Question. I am 54, recovering from a work injury and still medically unfit to work. I volunteered for redundancy as I think it will take time for me to return to work.
Is there anything I can do with my superannuation, as I worry that while I am recuperating the fees will eat up my funds.
Answer. A good superannuation fund should do at least 6 per cent a year, which should be way more than the fees you are paying. I suggest you take advice about what is the best asset mix inside super to maximise the returns, as you may have at least 35 years living ahead of you.
Question. My wife has a reversionary lifetime pension through our SMSF and is allowed to withdraw a set amount with annual indexation each year. We have read in your column that tax-free lump sums can be taken from super funds. Can she also take a few thousand as a commutation each year, as she is asset rich but income poor. We know that if she commutes some it will lessen our Centrelink pensions by 25 cents in the dollar each, so she would still be better off by 75 cents in the dollar.
Answer. There are specific rules surrounding what can and can’t be done with a lifetime pension. A complying lifetime pension can only be fully or partially commuted under specific circumstances. To provide supplementary income support for a member is not an acceptable purpose.
The two main reasons for establishing a lifetime pension were to minimise the effect of the Reasonable Benefit Limit (RBL) regime and maximise Centrelink benefits. The RBL regime is no longer applicable but the benefits obtained from Centrelink may well be a barrier. Depending on when the pension was started, the pension may enjoy a 100 per cent assets test exemption. Any change to the current pension structure may affect the exemption that is applied.
If you were to contemplate a commutation of a lifetime pension, you should seek advice from a financial adviser who is an expert in this complex area.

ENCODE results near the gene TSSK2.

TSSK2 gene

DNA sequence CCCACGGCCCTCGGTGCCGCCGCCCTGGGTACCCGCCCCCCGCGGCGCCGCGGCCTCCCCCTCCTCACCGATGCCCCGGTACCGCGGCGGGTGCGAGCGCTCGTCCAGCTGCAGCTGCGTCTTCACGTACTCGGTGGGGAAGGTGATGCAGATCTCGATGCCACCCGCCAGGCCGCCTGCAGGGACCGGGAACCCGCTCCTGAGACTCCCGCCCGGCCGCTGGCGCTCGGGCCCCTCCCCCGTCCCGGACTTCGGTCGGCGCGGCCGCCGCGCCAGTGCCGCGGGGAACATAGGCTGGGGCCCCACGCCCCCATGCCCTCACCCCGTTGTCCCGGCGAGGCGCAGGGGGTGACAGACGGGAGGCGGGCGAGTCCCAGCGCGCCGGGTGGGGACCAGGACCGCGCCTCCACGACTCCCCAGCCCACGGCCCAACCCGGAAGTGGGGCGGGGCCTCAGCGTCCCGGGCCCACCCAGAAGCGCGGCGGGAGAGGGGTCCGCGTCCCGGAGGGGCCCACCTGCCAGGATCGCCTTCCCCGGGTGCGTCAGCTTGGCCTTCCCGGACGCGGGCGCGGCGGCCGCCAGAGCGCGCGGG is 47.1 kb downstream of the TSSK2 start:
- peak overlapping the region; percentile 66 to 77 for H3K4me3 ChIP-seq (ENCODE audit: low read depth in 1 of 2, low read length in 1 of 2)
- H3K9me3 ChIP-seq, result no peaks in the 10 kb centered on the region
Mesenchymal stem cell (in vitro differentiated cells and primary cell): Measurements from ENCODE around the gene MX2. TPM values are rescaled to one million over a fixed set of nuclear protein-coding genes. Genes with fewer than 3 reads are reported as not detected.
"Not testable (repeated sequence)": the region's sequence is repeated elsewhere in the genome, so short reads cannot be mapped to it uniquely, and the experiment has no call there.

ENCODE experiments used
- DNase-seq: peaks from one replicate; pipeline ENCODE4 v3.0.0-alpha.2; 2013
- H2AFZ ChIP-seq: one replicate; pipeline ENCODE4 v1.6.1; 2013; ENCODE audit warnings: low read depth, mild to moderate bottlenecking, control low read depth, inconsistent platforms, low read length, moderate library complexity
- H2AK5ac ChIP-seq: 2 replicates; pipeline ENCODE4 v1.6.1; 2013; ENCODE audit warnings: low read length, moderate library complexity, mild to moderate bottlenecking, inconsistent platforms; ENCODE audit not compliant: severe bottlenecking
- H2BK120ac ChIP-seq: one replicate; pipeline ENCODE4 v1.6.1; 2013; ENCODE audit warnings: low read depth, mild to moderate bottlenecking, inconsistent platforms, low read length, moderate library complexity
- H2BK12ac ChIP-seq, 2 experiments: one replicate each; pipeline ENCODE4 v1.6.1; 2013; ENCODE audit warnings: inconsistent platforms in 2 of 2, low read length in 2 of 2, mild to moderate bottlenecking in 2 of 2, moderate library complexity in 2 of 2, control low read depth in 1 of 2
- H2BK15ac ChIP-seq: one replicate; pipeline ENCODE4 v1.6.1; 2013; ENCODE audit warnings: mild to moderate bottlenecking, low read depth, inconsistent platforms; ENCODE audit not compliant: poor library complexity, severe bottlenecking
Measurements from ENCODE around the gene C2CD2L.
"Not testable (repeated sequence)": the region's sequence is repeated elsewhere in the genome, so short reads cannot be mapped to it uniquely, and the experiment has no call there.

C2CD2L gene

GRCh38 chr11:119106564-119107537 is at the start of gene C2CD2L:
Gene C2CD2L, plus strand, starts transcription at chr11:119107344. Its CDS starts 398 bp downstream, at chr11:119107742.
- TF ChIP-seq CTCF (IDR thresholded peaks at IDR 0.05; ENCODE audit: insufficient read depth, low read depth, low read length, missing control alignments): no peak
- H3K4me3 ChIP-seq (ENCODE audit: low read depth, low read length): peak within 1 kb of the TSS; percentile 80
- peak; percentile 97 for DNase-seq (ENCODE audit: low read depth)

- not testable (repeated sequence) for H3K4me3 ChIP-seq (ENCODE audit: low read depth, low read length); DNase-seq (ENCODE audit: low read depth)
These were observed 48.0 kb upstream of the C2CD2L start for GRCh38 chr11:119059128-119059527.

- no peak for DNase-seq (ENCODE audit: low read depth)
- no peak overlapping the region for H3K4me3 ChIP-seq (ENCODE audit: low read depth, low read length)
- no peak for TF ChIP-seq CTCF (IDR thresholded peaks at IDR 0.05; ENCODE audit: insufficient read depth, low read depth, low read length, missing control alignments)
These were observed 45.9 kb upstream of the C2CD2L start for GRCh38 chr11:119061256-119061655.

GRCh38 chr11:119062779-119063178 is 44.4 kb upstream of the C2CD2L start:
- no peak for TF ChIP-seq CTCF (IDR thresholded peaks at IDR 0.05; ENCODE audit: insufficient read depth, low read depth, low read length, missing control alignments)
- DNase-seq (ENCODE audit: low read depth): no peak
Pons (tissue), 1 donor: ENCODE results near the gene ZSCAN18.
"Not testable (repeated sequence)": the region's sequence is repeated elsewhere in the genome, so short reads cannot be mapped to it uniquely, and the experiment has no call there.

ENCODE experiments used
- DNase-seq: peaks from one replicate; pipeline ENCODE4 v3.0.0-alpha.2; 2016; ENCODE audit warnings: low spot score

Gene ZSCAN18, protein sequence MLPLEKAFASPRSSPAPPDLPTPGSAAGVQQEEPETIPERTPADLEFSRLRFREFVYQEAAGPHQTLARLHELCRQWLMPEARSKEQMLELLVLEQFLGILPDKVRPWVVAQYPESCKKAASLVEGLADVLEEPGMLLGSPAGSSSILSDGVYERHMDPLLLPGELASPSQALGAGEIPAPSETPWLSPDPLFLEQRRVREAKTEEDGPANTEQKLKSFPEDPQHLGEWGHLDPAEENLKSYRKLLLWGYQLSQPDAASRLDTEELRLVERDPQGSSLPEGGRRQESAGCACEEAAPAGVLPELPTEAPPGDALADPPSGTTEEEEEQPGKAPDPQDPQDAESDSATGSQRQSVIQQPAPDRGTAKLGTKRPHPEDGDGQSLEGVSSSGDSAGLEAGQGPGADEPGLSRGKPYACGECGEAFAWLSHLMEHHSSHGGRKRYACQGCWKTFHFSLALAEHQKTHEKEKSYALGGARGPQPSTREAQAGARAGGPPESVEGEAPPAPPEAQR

Question. My wife is 61 and we own our home outright. We are both retired on a DVA couples part pension, plus a TPI pension. Assuming the new rules come into effect after January 1, 2015, will my wife’s super balance count as an asset when our pension is assessed? Should we start an account based pension before January 1, 2015 to take advantage of the grandfathering rules?
Answer. Take advice. Money in superannuation in accumulation mode is not assessed by Centrelink until the investor reaches pensionable age, but if you move the account to pension mode it will be assessed immediately. Your adviser will be able to do the sums for you, but I would expect you’d be better off to leave things as they are for the time being.
Question. I am 64, single with no dependants. I have nominated extended family members as beneficiaries in my will. What is the tax rate on any accumulated superannuation left in my estate?
Answer. The taxable component of your superannuation will be taxed at 17 per cent if left to a non-dependent, which appears to be the status of the beneficiaries you mention. You can reduce the taxable component by withdrawing funds from your superannuation tax free and then re-contributing them as a non-concessional contribution. Take advice as there are heavy penalties for getting it wrong. I suggest you also discuss anti-detriment payments with your adviser because they are an issue that could have a bearing on which is the best strategy for you.
Question. I am 79, my wife is 76 and we receive a part pension of $379 a week. We have $510,000 in SMSF, draw the maximum of $65,000 a year and hold $65,000 outside the fund. If we run out of money outside the fund in a few years, can we draw more than our annual income stream without affecting our age pension?
Answer. Money withdrawn from super is not counted as income – in fact the reduction in your balance will reduce your assets for Centrelink purposes, and may even cause an increase in pension. Just keep in mind that if your super fund is in pension phase, a deductible amount will be used when calculating your income under the Incomes Test. Make sure you take advice because the rules are changing extensively on January 1, 2015.
Question. I am 55 and am drawing a Transition to Retirement pension. I have a small mortgage on a rental property valued at $525,000, and am thinking of selling the property and transferring the money into super. Is this a good idea, or should I continue with my current arrangements?
Answer. Whether it is a good idea turns on the potential of the property. If you think you can achieve higher returns in super, by all means sell it. But talk to your accountant before signing any contracts to find out what capital gains tax, if any, will be payable on sale. You have plenty of time to contribute to super so there is no urgency. The other option is to use part of your TTR pension to handle the mortgage payments, if you decide to keep the investment property.
Noel Whittaker is the author of Making Money Made Simple and numerous other books on personal finance. His advice is general in nature. Readers should seek their own professional advice before making decisions. Email: firstname.lastname@example.org.